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Much of the current digital “buzz” is about Web3 and the Metaverse.

Insist that marketing and digital teams work together to develop an appropriate application strategy

All the other articles seem to present thoughts and opinions regarding these new frontiers and what they offer to the digital evolutionary arc. The feeling of excitement is palpable.

Generating much less column inches is a topic that is on the cutting edge of digital, namely mobile and mobile applications. It’s strange, because mobile really dominates the digital landscape. The stats on penetrations, usage, and those tiny little things called apps are staggering.

We all know how important our phones are. They are an extension and, in many cases, a remote control for our daily lives. Many of us *cough politely* spend up to four hours a day on our phones. Not using them for phoning people, but for keeping up to date with the latest news, watching Tik Toks, liking photos, Wordle (obviously), shopping and of course banking.

And yet, somehow, they seem to have escaped the digital “hype” and “let’s make this an amazing experience”.

While the Metaverse has captured the collective imagination, the reality is that the real action is now taking place within IOS and Android.

Many companies talk about having a mobile-first strategy. They watched the incredible pace of smartphone adoption and the subsequent abandonment of computer-based Internet browsing and interaction and felt the need to respond. But for the most part, this was far from a complete mobile strategy. Instead, for the most part, it meant condensing what was available through desktop experiences into something the size of a smartphone screen rather than considering the power offered by native apps, which frankly got overlooked. or underutilized by many brands to this day.

The result is a numerical paradox. Consumer expectations, usage, and engagement with apps are growing exponentially, but that’s not what brands are offering right now.

So looking specifically at apps, the stats are amazing. Thanks to the great people at Statista, we know that:

  • Globally in 2021 there were 230 billion app downloads split roughly 80:20, Google vs IOS
  • App revenue topped $400 billion
  • 47% of people have used apps to do their banking, 35% have sent money, and 33% have paid for something using a platform payment app, such as Apple Pay.

The outlook for the app is ‘appy’, and brands are finally starting to look at its potential. But there are some obvious downsides to consider. The average person only uses four to five apps with regularity. Most phones are filled with apps that are downloaded and used once. One of the main reasons for this is that many applications focus on usefulness and solving single-functional problems for customers. So apps tend to be utilities, not experiences.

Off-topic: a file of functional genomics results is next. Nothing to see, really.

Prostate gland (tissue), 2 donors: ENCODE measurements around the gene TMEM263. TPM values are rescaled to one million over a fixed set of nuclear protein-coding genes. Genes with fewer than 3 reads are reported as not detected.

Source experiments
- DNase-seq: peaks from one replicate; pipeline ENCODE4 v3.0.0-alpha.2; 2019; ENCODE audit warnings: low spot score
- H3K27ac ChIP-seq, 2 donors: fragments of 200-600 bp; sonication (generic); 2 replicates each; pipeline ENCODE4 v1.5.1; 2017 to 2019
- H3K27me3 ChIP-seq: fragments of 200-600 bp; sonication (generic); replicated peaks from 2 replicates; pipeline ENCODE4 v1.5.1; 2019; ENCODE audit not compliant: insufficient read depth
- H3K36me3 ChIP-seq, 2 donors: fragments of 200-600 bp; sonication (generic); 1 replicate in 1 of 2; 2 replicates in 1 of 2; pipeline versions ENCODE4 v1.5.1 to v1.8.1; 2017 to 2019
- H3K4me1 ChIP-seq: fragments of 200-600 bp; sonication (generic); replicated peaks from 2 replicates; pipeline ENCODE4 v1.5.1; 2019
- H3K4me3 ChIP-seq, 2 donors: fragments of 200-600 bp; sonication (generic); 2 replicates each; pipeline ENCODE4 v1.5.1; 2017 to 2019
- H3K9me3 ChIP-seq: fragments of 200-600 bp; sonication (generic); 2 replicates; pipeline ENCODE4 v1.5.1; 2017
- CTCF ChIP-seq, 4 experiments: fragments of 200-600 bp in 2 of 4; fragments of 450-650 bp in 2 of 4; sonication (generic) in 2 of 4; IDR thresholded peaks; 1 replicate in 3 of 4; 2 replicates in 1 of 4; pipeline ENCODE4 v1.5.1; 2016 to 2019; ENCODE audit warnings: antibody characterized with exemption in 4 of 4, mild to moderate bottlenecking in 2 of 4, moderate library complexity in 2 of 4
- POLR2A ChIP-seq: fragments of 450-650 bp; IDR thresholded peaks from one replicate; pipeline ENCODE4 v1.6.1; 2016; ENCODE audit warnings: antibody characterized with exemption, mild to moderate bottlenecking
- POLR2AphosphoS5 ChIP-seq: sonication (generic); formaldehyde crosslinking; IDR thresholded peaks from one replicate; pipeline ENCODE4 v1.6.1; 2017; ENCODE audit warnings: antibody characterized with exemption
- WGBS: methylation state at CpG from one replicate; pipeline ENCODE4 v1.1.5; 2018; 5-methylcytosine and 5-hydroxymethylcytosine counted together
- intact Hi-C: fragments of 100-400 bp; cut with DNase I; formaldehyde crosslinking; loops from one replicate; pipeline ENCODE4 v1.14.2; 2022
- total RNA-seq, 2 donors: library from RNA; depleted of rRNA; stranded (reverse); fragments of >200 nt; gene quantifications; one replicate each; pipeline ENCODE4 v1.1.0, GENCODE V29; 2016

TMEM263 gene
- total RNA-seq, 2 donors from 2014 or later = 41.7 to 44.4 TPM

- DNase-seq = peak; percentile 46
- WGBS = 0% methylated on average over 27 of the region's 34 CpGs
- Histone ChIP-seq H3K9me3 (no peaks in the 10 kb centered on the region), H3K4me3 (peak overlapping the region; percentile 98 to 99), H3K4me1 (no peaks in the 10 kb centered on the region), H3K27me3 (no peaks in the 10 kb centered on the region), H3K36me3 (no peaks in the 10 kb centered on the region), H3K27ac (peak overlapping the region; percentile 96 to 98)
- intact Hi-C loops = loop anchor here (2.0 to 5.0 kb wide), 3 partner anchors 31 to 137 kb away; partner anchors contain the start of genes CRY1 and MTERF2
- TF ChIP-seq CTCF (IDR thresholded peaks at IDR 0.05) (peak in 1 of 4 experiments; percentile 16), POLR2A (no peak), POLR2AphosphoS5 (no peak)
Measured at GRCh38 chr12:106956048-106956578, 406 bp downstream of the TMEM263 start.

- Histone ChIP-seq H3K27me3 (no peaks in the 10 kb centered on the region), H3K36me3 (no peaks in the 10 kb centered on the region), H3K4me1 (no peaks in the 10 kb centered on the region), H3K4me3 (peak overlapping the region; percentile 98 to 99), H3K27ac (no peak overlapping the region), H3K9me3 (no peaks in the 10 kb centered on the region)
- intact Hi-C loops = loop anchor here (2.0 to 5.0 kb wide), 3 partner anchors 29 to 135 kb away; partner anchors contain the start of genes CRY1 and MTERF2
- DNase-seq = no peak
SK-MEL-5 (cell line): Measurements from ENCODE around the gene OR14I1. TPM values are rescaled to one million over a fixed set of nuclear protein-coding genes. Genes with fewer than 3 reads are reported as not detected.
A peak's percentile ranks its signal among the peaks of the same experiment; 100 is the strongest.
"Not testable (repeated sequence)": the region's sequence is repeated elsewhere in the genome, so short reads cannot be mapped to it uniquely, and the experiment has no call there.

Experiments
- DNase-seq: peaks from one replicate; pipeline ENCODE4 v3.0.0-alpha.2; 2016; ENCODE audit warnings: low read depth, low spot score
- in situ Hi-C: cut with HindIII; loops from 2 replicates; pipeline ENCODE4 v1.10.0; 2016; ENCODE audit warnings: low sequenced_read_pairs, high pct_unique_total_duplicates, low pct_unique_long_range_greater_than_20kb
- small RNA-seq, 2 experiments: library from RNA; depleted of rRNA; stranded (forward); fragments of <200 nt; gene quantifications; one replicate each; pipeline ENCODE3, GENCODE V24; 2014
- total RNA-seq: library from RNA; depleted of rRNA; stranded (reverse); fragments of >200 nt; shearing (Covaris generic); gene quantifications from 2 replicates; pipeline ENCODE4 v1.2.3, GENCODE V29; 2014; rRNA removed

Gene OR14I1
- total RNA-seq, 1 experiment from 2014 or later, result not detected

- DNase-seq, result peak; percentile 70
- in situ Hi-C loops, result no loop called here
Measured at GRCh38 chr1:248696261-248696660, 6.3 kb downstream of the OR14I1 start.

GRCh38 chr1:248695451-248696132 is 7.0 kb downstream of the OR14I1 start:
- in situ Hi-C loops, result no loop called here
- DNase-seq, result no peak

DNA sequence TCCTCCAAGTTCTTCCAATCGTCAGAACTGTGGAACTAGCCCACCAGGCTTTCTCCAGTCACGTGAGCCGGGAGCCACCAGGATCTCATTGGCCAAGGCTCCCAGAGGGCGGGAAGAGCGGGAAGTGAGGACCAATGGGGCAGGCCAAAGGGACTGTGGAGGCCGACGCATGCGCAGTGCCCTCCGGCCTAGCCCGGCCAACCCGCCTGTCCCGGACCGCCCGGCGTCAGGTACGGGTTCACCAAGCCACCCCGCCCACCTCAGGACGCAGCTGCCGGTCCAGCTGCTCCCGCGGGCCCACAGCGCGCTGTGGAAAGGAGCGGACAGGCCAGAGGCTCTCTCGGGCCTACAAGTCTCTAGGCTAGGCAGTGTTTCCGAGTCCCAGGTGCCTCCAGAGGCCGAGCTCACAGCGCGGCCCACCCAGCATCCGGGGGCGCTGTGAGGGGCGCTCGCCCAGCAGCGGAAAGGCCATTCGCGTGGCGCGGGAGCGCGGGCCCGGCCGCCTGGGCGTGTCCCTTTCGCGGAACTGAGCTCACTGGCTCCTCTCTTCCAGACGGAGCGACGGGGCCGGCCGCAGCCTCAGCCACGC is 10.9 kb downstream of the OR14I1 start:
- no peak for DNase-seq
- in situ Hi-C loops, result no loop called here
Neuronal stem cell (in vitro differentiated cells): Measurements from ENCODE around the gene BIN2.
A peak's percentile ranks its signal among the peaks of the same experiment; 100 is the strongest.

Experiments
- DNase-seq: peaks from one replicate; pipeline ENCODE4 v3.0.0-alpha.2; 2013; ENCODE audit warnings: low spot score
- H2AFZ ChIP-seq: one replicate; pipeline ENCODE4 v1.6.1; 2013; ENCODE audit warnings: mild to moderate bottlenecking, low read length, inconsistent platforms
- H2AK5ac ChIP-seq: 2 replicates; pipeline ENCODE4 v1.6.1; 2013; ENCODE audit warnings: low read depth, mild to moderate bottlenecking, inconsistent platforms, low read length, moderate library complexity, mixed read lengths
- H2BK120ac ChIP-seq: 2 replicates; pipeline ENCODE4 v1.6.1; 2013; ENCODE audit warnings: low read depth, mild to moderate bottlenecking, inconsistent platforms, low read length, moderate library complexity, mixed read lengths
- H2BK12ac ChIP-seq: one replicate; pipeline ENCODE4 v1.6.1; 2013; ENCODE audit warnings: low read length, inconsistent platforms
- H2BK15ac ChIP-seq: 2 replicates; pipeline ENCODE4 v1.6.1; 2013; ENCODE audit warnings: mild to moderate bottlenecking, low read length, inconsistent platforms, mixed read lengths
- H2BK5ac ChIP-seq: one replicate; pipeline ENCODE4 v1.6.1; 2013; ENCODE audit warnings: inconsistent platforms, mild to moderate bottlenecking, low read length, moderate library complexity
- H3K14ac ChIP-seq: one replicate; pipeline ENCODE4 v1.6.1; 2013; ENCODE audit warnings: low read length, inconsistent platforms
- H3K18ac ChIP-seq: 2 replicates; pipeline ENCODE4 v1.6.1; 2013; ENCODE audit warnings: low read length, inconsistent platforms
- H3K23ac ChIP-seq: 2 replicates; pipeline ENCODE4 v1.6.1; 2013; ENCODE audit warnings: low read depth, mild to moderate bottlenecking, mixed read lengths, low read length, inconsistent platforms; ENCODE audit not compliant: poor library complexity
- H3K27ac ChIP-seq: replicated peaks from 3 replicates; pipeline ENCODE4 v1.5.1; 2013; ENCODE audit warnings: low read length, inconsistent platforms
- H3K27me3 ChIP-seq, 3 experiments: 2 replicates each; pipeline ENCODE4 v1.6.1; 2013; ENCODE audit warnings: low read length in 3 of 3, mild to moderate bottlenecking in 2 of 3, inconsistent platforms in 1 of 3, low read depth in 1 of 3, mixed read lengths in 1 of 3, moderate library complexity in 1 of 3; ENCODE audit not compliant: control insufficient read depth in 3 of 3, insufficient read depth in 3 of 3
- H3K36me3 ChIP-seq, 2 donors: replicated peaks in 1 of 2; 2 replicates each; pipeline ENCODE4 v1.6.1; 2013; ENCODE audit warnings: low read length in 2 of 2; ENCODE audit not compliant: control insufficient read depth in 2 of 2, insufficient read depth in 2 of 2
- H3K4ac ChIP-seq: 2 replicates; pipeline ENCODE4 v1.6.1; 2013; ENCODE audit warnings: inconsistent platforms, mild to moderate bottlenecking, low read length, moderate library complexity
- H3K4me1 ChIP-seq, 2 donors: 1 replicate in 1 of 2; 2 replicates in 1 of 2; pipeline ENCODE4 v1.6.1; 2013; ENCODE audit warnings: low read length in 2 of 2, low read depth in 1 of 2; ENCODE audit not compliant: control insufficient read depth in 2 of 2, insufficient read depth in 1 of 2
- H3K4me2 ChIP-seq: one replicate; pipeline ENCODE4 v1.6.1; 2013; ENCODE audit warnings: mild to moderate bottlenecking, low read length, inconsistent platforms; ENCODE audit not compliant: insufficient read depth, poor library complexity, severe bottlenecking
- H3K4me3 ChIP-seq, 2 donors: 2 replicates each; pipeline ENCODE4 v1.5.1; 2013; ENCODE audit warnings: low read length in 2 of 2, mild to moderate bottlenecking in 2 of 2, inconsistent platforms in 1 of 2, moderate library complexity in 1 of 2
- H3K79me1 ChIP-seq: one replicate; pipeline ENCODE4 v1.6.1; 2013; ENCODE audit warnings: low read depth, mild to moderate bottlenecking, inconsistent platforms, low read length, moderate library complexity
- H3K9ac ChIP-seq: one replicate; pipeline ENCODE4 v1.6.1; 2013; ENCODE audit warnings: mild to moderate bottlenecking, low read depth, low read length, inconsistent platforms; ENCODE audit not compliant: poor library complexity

Even banks that enjoy regular customer use have functional experiences designed to help users complete tasks as quickly as possible rather than finding ways to interact with customers.

This tells us that applications are often designed for the “out” business rather than the “in” customer. Banks sought to take existing processes and optimize them for the channel. So banking apps work as extensions of how banks work, not something that works to build a customer relationship. When working on an app project, the priority for project teams is not to sit down and discuss how to use the app as a tool to build better customer relationships, but to ensure that the functionality is as optimal for the user as possible.

But apps have unique properties that make them ideal for marketing and experience. And when done right, they work. 66% of all mobile transactions take place in native apps, deep linking to app content doubles engagement, and native apps generate three times more sales than the mobile web.

It is this uniqueness that many have missed. Why? Because many organizations are not structured in an app-friendly way. IT and digital teams tend to take care of the app experience and marketing teams tend to drive traffic. Due to company silos, transfers between these teams are not always optimal. Consider these application use cases:

  • A channel that removes friction and roadblocks from the customer acquisition process
  • A channel to build relationships with customers
  • A channel to retain customers
  • A channel that provides access to first-party data about individuals and their digital behavior

You can see the “marketing” qualities shine through. But of course, applications must be designed to be robust, secure and conform to the required standards. But I think if companies want to develop the best and most effective application strategies, they need to find a way to break down barriers and work in a much more unified way.

So if you’ve been persuaded to help make the world a better place, why not look at what’s out there and think about the value it offers. If it’s a tool or utility, imagine what it could be and think of it as an experience or a destination. Then insist that the marketing and digital teams work together to develop an appropriate application strategy. And I promise you will be rewarded with digital workaholic and appier customers.


About the Author

Dave Wallace is a user experience and marketing professional who has spent the past 25 years helping financial services companies design, launch and scale digital customer experiences.

He is a passionate customer advocate and champion and a successful entrepreneur.

Follow him on Twitter at @davejvwallace and connect with him on LinkedIn.